Next, I need to gain a more specific understanding of your company’s current products and manufacturing methods. This is accomplished through interviews with your key people. I begin with a person that has a good overall understanding of your entire operation to gain a broad understanding of your current methods. Next, I interview your key people (usually one from each CNC department or cell) to better understand the specifics of what goes on in each area. Other information gathering techniques include plant tours, demonstration of usage methods, and in general, anything that helps me understand your current ways of doing things.

While this step takes the longest (averaging two days, depending upon the size of the facility), it is very important for me to understand your corporate goals and current methods in order to come up with viable recommendations.

Step two: Evaluation

After collecting so much information, I’ll need a little time to digest it and formulate recommendations based upon your company’s corporate goals. While I can do this back in my office, I like to perform this step while still in your facility. Everyone is still readily available for further questions and previous discussions are still easily remembered. Additionally, testing may be necessary to confirm that certain recommendations will gain the desired result. Depending upon the complexity of your company and needs, this step usually takes from a few hours to a full day.

Step three: Discussion of preliminary findings

While still in your facility, I like to have a departure meeting with your corporate managers to discuss preliminary findings. The most important recommendations will be well formulated at this point, and I like to present them face-to-face. This meeting usually takes 1-3 hours, depending upon how many questions come up during the meeting.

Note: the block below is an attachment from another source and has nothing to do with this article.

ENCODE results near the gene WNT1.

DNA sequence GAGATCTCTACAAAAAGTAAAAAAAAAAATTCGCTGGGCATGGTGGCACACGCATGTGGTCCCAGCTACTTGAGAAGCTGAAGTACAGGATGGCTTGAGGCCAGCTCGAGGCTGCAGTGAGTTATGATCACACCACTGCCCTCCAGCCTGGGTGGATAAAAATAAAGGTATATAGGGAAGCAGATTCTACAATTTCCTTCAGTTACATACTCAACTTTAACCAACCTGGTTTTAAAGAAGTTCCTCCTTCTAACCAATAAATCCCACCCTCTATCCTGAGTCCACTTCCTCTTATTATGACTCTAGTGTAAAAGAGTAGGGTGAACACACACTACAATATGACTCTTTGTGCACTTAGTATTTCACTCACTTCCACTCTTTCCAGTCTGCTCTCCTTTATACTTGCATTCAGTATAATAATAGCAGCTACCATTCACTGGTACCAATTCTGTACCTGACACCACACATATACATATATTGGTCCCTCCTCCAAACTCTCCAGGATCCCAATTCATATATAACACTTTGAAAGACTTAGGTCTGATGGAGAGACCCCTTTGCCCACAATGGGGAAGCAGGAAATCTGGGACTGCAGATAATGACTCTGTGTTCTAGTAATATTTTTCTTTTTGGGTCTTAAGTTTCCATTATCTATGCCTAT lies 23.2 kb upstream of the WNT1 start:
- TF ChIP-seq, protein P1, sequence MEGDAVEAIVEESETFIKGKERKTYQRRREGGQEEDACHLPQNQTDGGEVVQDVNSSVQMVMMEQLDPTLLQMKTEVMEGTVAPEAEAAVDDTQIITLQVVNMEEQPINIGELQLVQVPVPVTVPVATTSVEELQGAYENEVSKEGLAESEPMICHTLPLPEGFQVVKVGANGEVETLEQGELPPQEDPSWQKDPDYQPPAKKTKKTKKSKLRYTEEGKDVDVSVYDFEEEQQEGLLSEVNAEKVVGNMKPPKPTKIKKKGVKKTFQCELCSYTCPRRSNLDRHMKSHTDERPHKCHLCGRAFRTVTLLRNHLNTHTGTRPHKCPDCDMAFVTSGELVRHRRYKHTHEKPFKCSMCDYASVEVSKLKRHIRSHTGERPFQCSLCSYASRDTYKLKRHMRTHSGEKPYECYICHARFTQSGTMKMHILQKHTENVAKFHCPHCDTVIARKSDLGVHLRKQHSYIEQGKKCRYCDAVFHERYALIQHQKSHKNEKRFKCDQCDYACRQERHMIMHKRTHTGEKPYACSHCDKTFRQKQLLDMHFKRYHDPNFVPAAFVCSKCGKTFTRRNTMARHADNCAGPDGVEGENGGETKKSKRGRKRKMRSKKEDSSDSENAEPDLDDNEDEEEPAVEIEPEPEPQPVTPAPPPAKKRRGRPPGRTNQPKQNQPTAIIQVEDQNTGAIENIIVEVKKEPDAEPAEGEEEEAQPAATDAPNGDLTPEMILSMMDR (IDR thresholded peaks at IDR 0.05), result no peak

Step four: Written performance evaluation

Once back the office, I’ll prepare a complete report of the findings, starting with a summary of my perceptions about your company’s current methods and a review of the interviews. Next, I’ll try to clarify the reasons why your current methods may not be in line with your corporate goals. This helps clarify what brought you to your current state. Finally, I’ll make specific recommendations for improvement. The time required for this step is usually under eight hours and will be billed at my daily rate. Note that the performance evaluation also includes follow-up questions for the purpose of helping you implement the recommendations I make (free of charge).

Pricing for the performance evaluation

Pricing is based upon the daily rate which is $2,000.00 per day when in your facility (learning your methods) and $1,000 per day when working in our office (actually creating the performance evaluation). Travel expenses will also be billed (airline tickets or car at 30 cents per mile, hotel, and meals).

To Get Started
Contact us (847-639-8847) to get the ball rolling. Based on our initial consultation by phone (which is free), we will be able to judge the scope of your project and estimate pricing.